defined and
    DOM uses these implementation to store xml document and update
    any indexing
    (if set) the XPath or XQL processor while ask the "indexing"
    component first
    to get the address where DOM node is stored and then it will go to
    engine to get the information.  I think this diagram is self
    If some one thinks, it can be improved feel free to scratch some
    more lines
    on the diagram :-)
    >On Mon, 27 Mar 2000, gopi wrote:
    >> Hi all,
    >>      If this is not the right mailing list to discuss about this,

    >> exact mailing list.
    >>      Right now there is no standard set of APIs defined by any
    >> organization on "how XML should be stored to make optimal
    >> XML support what we see in either MS-SQL or Oracle 8i are not
    useful in
    >> long run.  If you want to do advanced operations on xml data.
    They just
    >> retrieve the result set data in xml form and when you make any
    changes to
    >> the document, it will not be reflected in actual database (since
    >> one way of representing result set for them). If any query is
    made on XML
    >> (using XPath or XQL or XMLQL) data already stored in db,
    either they
    >> support at all or they may make relational data query to retrieve

    >> future). Once xml data is stored in relational db they lose
    >> information (heirarchy information). Even if they store it in
    >> future), it will be inefficient when XQL query is made. The main
    >> with "the way XML data is stored", it is not stored in native XML

    >> (heirarchial form).
    >>      There are some projects going on to store "native" xml
    document like
    >> in www.dbxml.org.  But if no standard APIs are defined for
    storing and
    >> retrieving XML document(DOM tree) in storage engine, it will end
    up with
    >> everyone having their own way of storing xml document.  If
    somebody wants
    >> to switch over from one database vendor(or product providing
    xml native
    >> storage)  to another, it will not be easy.  Also, it will be
    >> use these products as "components" with other products.
    There will not
    >> standard APIs to interact with any xml native storage product.
    Why can't
    >> there be one standard set of APIs defined which every database
    >> would like to support "native" xml storage) satisfy. If this
    >> will be efficient xml storage engines in the market and which can

    >> replaced with other one if user wants.
    >>      Probable advantages:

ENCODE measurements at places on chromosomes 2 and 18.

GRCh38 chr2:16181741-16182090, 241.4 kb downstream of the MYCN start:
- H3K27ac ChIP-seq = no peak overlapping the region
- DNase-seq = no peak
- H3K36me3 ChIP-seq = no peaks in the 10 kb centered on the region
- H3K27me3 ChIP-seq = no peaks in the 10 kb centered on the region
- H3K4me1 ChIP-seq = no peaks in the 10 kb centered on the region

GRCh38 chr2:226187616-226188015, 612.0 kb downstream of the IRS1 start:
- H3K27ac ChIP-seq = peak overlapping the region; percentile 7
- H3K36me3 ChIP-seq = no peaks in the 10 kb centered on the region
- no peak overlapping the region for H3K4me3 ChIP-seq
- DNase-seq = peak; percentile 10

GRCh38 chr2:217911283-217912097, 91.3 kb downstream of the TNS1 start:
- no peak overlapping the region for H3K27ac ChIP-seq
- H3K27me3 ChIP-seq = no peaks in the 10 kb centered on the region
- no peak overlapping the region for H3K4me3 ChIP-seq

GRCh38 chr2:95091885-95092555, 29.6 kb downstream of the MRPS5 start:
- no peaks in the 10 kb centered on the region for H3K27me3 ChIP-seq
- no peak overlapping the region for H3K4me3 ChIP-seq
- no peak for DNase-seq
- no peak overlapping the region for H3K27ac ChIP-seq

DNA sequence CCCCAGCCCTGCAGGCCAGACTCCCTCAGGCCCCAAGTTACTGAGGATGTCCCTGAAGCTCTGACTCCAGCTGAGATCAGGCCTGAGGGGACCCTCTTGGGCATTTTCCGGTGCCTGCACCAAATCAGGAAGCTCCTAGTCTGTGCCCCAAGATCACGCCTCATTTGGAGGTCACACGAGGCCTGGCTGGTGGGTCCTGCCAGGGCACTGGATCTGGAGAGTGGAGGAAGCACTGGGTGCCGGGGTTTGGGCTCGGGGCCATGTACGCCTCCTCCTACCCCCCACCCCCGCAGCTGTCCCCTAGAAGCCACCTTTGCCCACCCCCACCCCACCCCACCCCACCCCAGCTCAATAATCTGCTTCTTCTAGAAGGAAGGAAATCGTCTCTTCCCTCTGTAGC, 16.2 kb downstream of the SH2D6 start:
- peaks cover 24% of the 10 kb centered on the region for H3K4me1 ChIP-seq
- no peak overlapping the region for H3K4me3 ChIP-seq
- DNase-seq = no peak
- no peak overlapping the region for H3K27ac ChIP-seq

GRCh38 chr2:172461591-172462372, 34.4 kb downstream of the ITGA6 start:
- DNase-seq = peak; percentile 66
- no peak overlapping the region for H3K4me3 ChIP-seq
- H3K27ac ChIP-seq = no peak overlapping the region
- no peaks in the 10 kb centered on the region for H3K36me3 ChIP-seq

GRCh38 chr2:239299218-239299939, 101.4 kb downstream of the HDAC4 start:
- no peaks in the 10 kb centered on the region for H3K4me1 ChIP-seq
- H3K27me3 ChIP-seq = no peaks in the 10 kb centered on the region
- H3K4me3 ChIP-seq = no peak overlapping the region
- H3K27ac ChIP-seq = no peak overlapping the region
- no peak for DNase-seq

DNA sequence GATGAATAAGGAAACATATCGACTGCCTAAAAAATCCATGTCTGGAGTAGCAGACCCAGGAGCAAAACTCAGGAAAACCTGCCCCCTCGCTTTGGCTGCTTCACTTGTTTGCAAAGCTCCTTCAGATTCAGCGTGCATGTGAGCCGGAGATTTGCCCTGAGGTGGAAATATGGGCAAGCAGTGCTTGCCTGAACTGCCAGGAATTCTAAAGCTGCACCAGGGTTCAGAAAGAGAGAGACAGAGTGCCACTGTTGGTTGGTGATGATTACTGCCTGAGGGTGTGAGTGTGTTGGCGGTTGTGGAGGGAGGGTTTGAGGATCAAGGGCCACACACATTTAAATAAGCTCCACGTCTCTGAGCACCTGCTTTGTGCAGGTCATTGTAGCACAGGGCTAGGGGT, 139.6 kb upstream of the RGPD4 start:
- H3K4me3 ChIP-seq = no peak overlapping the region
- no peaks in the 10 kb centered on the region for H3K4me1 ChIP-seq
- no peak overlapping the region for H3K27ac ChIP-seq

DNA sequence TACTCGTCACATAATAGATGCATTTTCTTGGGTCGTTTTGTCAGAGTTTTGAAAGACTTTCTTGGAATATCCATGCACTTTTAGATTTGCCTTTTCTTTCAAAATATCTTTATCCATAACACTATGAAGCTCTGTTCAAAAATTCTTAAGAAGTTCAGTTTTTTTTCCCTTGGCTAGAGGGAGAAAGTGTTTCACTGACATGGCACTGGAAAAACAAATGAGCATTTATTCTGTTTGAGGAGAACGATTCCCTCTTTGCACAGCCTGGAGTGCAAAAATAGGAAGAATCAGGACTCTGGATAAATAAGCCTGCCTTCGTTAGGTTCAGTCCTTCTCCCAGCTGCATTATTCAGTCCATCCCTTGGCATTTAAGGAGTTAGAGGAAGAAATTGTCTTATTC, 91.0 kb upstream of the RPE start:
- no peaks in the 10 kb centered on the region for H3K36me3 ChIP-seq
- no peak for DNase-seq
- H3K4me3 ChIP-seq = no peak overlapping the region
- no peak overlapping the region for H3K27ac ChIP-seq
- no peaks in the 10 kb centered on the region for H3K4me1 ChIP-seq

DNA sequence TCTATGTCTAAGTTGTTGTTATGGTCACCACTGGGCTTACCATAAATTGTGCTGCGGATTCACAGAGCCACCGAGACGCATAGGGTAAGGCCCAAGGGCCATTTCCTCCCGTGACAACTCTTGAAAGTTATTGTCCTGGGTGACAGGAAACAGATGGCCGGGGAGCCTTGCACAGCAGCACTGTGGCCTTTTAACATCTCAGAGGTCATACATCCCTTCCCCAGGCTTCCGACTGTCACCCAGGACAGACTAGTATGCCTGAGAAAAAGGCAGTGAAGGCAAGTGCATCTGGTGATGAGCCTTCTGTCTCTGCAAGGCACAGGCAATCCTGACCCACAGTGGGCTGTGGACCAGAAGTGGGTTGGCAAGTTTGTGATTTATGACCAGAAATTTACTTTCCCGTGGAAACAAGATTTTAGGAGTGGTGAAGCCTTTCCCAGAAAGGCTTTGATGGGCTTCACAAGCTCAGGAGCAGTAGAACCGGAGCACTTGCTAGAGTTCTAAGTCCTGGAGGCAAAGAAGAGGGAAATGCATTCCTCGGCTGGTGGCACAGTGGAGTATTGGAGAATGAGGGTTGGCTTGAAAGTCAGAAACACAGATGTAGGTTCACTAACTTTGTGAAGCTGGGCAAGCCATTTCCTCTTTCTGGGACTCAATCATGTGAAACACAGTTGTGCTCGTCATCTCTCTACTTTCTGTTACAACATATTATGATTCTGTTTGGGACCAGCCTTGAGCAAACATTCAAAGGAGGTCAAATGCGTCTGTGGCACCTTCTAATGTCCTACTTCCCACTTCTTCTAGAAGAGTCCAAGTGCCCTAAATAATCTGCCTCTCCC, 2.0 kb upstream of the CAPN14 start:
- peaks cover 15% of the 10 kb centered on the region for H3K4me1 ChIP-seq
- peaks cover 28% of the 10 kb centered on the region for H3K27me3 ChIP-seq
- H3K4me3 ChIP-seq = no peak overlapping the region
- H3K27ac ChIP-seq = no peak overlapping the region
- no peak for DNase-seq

>>              1. It will be easy to integrate the parser with a
    >> engine. Parser implementation can use these standard APIs to
    store or
    >> retrieve information from storage. Any updates or queries can
    be using
    >> parser provided APIs also.
    >>              The parser can have some API like
    >>                      parser.setStorageEngine(StorageEngine
    >>              and interface StorageEngine is implemented by
    >>              2. XSLT processor can resolve "XPath" expressions
    >> efficiently.  There can be "xml-caching" module and
    "xml-indexing" module
    >> interacting with "xml-storage" to do optimal data access.
    >>              3. XQL processor can use "xml-caching" and
    >> modules to retrieve or update xml data.
    >>      Requirements:
    >>      1. These APIs should be generic such that the xml data can
    be stored
    >> either completely in memory or stored persistently.  Then
    current DOM
    >> implementation will become just one case of this (ie.,
    completely in
    >> memory).

    >How do you see the mechanism of this? In case of persistance
    there is
    >method may be added to DOM: flush() to free out memory buffer.
    This thing
    >done in some xml storage engines.
            This need not be DOM API it can be storage engine API and it

    will be
    defined in "xml storage engine standard APIs".  So, for in-memory
    implementation it won't do anything, but in other cases, it may
    commit all
    the changes to storage engine and free any "cached" information.
    >>      2. These APIs should be well defined so that any future APIs

    >> "xml-caching" and "xml-indexing" can be defined wrt this. I hope
    >> doesn't look stupid and makes sense to atleast one more
    person :-).
    >> regards, Gopinath
    >Best Regards,
    >Nikita Vinokurov /Project Manager/ mailto:n.vinokurov@mtu-net.ru

    >Yagel Open Source


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Dongwook Shin
Visiting Scholar
Lister Hill National Center for Biomedical Communications
National Library of Medicine,
8600 Rockville Pike Bethesda 20894, MD
E-mail: dwshin@nlm.nih.gov
Tel: (301) 435-3257
FAX: (301) 480-3035
URL: http://dlb2.nlm.nih.gov/~dwshin